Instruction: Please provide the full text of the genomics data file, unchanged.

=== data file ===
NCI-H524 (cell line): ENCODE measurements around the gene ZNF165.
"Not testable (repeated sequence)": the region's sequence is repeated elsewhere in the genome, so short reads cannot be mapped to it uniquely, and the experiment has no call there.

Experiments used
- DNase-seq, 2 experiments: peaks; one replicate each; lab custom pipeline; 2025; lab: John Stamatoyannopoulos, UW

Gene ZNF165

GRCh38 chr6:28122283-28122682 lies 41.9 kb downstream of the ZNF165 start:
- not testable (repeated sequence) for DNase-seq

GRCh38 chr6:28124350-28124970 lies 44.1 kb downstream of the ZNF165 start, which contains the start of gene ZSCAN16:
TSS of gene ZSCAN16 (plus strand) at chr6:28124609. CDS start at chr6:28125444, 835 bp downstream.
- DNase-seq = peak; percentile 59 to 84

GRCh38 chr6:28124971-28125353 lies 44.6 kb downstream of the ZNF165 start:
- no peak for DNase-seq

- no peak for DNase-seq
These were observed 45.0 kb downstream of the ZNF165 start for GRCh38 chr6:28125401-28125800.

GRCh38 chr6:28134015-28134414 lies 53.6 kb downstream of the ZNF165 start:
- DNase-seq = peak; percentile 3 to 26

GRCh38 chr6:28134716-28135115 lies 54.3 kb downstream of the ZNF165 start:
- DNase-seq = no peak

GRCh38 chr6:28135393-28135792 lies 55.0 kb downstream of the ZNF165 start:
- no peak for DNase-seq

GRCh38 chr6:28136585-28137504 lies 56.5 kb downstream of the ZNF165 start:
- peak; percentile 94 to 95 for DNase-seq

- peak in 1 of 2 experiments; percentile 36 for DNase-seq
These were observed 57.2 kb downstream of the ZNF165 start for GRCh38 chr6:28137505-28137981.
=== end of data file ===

NCI-H524 (cell line): ENCODE measurements around the gene ZNF165.
"Not testable (repeated sequence)": the region's sequence is repeated elsewhere in the genome, so short reads cannot be mapped to it uniquely, and the experiment has no call there.

Experiments used
- DNase-seq, 2 experiments: peaks; one replicate each; lab custom pipeline; 2025; lab: John Stamatoyannopoulos, UW

Gene ZNF165

GRCh38 chr6:28122283-28122682 lies 41.9 kb downstream of the ZNF165 start:
- not testable (repeated sequence) for DNase-seq

GRCh38 chr6:28124350-28124970 lies 44.1 kb downstream of the ZNF165 start, which contains the start of gene ZSCAN16:
TSS of gene ZSCAN16 (plus strand) at chr6:28124609. CDS start at chr6:28125444, 835 bp downstream.
- DNase-seq = peak; percentile 59 to 84

GRCh38 chr6:28124971-28125353 lies 44.6 kb downstream of the ZNF165 start:
- no peak for DNase-seq

- no peak for DNase-seq
These were observed 45.0 kb downstream of the ZNF165 start for GRCh38 chr6:28125401-28125800.

GRCh38 chr6:28134015-28134414 lies 53.6 kb downstream of the ZNF165 start:
- DNase-seq = peak; percentile 3 to 26

GRCh38 chr6:28134716-28135115 lies 54.3 kb downstream of the ZNF165 start:
- DNase-seq = no peak

GRCh38 chr6:28135393-28135792 lies 55.0 kb downstream of the ZNF165 start:
- no peak for DNase-seq

GRCh38 chr6:28136585-28137504 lies 56.5 kb downstream of the ZNF165 start:
- peak; percentile 94 to 95 for DNase-seq

- peak in 1 of 2 experiments; percentile 36 for DNase-seq
These were observed 57.2 kb downstream of the ZNF165 start for GRCh38 chr6:28137505-28137981.